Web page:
A humorous tale about plundering, jealousy, and monkeys.
f there is one thing I have learned about playing a game distributed with episodic content, it's that I am rather impatient. When I heard that it was almost time for another chapter of everyone's favorite swashbuckling pirate, Guybrush Threepwood, I couldn't quell the excitement. Finally, my withdrawal pains would be at ease.
It is only chapter two, but it is full of suspense, intrigue and more plundering than you can shake a stick at! In terms of mechanics, nothing has really changed. The mouse control has not grown on me, but that option is still there for those who prefer it. My only real qualm is that the hint system isn't very hinty. Mind you, hints are not meant to give you the answer but lead you in the right direction. Towards the end I felt more confused than anything. "Explore!" my mighty pirate told me. That's a great hint in a game where all you do is explore. Arr!
Pox Begone: La Esponja Grande.The rest of this game is filled with the same amusing humor and the Monkey Island ambiance that I came to adore in chapter one. However I found this iteration contained fewer witty conversation options and it felt easier than the first. This is my first episodic experience, and I recognize that sometimes the intermittent chapters will vary in pace from one another. It just makes me sad that I have to wait for more chapters because this story is getting very interesting.
With his Pyrite Parrot of Petaluma in tow, Guybrush sets sail to rescue his wife from LeChuck. Again. But when he arrives in the Jerk Bait Islands and finds her in the middle of a very tense situation, Guybrush is quite surprised. Elaine feels confident that she has control of the situation and she directs Guybrush to gather the artifacts needed to summon La Esponja Grande — the giant sea sponge that can absorb any evil voodoo curse and consequently save the world from the Pox of LeChuck.
Naturally this is not an easy task since an entire fleet of pirates is looking for the very same artifacts. Guybrush must outsmart and deceive in order to find each golden relic. As the day wears on, the other pirates grow more impatient. Can Guybrush find them all before an all out war begins?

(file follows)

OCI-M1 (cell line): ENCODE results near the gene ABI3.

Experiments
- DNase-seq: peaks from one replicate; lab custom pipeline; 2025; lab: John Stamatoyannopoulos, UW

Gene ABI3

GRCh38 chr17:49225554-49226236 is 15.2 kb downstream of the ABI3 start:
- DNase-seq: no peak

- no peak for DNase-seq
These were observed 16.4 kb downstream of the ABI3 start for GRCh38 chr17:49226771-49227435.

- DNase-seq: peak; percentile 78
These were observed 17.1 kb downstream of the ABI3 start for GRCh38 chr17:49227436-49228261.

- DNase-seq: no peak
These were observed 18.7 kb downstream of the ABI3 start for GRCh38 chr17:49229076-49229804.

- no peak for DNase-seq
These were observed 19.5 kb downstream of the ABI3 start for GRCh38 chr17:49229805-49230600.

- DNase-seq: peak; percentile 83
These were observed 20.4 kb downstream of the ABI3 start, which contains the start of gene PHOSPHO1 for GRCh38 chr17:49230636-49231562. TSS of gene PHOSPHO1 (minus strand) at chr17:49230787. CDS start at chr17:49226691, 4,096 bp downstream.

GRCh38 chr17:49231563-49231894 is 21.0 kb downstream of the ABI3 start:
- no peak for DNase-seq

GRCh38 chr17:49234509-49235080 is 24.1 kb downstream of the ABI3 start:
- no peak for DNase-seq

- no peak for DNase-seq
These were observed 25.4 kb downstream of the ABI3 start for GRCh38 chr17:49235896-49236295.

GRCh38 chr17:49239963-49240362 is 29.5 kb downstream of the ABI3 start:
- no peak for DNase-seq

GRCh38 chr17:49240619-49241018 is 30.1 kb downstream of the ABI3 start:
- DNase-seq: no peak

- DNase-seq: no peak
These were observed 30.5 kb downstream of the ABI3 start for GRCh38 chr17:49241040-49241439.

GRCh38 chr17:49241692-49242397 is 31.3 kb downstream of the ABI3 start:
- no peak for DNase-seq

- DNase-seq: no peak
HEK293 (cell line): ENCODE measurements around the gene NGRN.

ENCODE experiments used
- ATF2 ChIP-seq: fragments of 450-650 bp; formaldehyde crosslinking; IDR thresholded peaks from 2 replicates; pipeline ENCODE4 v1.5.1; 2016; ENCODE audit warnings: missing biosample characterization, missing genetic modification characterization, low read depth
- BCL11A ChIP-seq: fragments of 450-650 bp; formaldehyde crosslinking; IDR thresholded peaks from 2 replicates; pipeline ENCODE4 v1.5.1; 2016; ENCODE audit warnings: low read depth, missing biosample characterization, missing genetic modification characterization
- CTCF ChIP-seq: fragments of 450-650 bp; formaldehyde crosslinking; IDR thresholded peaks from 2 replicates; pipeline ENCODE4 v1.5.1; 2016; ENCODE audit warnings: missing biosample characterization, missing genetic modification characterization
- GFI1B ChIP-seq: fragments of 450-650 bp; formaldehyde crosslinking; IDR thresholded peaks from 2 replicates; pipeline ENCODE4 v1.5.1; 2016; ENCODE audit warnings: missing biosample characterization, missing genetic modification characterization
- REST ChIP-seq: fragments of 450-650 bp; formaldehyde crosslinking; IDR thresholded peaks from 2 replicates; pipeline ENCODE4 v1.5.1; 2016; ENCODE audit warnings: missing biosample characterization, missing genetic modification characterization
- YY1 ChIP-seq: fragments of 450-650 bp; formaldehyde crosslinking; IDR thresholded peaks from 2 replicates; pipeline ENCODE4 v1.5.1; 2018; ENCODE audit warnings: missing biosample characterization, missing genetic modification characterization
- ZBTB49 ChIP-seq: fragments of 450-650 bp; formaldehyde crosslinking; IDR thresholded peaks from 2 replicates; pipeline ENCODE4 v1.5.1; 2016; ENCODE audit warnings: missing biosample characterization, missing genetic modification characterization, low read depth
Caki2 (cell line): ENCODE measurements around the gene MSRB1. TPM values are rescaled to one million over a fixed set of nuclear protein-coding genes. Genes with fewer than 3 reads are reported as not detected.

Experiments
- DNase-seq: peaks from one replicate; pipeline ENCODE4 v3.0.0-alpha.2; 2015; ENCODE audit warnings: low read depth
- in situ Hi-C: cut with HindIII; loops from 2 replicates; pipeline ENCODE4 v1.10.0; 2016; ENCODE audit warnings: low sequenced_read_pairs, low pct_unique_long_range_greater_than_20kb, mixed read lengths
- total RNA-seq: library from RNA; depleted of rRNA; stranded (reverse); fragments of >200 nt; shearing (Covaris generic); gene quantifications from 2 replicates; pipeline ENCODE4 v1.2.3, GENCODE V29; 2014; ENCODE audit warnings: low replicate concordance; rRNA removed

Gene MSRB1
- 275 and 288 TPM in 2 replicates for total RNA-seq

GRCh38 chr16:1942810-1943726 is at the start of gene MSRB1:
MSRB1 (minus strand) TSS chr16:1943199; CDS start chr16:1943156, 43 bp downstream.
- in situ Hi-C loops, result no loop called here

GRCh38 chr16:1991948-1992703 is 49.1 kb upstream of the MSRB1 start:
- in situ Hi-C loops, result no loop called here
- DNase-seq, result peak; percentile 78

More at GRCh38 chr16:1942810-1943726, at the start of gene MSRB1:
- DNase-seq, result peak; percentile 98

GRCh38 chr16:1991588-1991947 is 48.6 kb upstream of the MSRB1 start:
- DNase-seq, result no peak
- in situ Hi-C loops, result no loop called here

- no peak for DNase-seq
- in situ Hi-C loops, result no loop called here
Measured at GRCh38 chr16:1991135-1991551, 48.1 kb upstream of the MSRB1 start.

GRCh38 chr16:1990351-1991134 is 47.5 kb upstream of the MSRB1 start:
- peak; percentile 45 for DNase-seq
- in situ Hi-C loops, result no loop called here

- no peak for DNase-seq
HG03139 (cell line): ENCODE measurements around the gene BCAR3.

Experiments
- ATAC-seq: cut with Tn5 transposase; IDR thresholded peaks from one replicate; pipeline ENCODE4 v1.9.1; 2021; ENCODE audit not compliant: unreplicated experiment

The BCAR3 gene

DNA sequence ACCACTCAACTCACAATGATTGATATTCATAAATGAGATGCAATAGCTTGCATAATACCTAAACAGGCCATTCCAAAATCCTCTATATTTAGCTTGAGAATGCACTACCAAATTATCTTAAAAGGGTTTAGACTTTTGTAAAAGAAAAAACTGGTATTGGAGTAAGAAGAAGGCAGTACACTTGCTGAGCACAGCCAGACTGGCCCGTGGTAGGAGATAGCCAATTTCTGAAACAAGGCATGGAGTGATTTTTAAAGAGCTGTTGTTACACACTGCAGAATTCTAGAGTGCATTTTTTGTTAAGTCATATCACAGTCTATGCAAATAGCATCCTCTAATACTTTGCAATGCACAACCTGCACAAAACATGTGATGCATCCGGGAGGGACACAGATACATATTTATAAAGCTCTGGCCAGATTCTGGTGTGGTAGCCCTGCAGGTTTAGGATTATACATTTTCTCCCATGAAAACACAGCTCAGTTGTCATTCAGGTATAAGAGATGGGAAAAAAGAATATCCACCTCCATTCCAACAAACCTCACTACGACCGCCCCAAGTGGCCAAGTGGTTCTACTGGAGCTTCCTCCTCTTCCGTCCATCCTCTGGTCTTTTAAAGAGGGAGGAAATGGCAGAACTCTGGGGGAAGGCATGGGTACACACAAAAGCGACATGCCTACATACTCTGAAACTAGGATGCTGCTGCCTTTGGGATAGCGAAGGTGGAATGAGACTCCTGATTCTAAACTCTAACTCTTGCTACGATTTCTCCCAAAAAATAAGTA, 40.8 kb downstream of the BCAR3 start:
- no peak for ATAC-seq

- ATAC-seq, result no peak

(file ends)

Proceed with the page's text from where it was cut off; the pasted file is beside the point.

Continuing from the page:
Without a doubt, my favorite part of the game involves Guybrush helping an ally who is having trouble with a puzzle. Any time you approach them they say, satirically, "No, I must learn to do this the way you do it." It becomes even more ironically hilarious when you are asked to leave them be, only to return and see them talking themselves through the puzzle. "If I stick this in there, then it looks like a cow. Do I need a cow?"
Back in the day, a large area filled with words would sit separately from the playing field. There was a short list of actions: open, close, use, push, pull, look at, walk to, and give. First you would click one, such as "look at," and then select an object in the play area. And it is with this method that you are able to coach this friend of yours to solve the riddle.
The forest maze is something I expect will turn players off, based on reviews of chapter one. But really, it isn't a maze this time around. It is small and easy to navigate once you draw it out. And, if you want some helpful advice navigating it, just use a sticky note for each area. Then you will see how unlike rocket science it actually is.
This chapter adds a lot of fun and excitement to the story. Complete with a full-scale siege, as the name suggests, there are plenty of clever puzzles to chew on. There may even be a rather, dare I say, huge surprise at the end. And it has left me wondering about possible meanings behind this story. I think Telltale just likes to watch us squirm after finishing a chapter, leaving us wanting and waiting for the next hit. The scallywags!
Now if you will excuse me, I have a mug o'grog here and some secrets of a certain island of monkeys to work out.
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